2. Really helpful discussion as always! I found the topic of webcomic lifecycles to be very encouraging. Once I am ready to launch my comic, I’ll be sure to RELAX. 🙂 It was also cool to hear more about branding and what we can do to make sure new/potential readers can quickly get a clear idea of what you’re all about. That’s something I really need to meditate on.

    • Glad you found it both helpful and encouraging! I think it’s a tricky balance, because it’s a natural desire to want to track progress. Numbers are the easiest thing to obtain, but ultimately they can also be the most misleading or downright meaningless. In the end, what’s important is: Does what you’re doing work for you? And do you connect with the readers you have?

    • It’s not like it was years ago. Getting into comics and posting them online is very different.

      In the beginning there weren’t as many, so your choices were limited.

      As a creator, you also had the benefit of being the first in your ‘niche’ depending on the subject matter of your comic.

      Now, its like we’re all at sea fighting to keep our heads above water, shouting for the lifeboats. Instead of shouting though, you should be swimming hard if you want to get noticed. (Sorry for the metaphors…)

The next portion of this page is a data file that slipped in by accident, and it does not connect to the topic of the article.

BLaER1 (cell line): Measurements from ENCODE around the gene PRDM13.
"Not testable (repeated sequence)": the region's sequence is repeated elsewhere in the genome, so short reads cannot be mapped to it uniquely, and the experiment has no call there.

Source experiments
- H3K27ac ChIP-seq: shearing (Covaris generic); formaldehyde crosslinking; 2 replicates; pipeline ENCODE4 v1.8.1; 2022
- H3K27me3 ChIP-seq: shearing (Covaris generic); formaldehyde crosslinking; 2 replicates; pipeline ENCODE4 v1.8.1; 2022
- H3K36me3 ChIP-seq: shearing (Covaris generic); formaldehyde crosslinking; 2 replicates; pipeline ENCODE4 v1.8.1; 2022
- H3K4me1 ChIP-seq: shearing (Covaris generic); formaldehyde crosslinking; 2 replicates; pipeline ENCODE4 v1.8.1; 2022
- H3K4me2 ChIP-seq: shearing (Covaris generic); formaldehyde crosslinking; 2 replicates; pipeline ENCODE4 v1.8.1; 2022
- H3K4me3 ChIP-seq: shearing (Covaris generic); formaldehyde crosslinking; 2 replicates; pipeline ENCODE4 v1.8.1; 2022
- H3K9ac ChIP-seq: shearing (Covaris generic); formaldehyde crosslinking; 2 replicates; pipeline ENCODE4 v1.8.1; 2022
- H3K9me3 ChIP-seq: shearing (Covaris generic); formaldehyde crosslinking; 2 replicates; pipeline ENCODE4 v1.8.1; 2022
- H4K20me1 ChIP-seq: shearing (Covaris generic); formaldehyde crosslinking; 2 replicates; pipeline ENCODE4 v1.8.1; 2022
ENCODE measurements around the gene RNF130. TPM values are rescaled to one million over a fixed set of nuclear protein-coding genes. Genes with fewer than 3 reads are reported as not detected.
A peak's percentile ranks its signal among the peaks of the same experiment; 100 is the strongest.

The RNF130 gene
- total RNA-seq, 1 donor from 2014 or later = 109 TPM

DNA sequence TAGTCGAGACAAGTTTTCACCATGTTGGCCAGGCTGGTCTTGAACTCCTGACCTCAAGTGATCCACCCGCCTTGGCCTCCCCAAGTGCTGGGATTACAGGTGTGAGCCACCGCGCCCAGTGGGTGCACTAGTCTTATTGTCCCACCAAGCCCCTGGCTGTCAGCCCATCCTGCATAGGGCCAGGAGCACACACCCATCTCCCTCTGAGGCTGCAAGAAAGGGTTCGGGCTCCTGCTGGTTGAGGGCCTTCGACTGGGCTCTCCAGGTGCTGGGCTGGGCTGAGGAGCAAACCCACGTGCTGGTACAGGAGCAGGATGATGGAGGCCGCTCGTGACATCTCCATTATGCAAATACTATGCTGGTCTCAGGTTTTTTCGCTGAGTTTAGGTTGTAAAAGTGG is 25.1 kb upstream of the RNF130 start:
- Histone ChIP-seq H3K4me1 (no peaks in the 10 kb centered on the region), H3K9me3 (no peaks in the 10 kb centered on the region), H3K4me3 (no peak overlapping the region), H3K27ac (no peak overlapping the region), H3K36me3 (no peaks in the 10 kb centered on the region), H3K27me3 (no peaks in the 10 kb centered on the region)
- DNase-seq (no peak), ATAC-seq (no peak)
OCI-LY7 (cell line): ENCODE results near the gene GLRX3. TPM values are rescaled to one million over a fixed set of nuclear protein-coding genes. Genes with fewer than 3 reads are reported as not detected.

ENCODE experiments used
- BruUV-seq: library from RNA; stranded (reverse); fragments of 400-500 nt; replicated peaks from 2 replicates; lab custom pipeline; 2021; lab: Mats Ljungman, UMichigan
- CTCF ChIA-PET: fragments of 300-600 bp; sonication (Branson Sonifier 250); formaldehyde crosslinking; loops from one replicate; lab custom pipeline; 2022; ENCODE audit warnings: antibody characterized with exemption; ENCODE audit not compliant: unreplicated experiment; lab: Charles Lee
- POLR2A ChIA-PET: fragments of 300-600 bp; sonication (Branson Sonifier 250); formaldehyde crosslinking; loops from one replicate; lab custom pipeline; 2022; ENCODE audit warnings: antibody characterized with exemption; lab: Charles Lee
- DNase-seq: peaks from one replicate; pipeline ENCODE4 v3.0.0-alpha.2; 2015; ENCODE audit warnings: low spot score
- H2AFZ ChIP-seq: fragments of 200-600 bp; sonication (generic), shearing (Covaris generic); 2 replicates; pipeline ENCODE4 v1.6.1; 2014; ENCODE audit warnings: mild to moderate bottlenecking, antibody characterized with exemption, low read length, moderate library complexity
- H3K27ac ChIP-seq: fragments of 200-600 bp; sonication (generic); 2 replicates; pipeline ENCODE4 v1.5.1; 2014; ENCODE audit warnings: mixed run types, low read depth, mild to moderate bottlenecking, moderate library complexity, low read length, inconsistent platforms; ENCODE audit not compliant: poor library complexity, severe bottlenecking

If you’re just looking for a creative outlet just post when you want and coast when you want. Works for me – I have no expectations and no lofty ambitions. Just art for art’s sake.

      • I just had to speak up because I couldn’t disagree more with this sentiment. There are so many untapped niches right now, and it is so easy to reach these niches with social media. I would say it’s NEVER been easier to get noticed and grow an audience.

        For example, look at Spiked Math. Even with comics like xkcd that have math themes out there, this comic has gained a huge audience by really focusing just on math.

        Another great example is Tone Deaf. Again he just focuses on band comics and now it’s his full time job.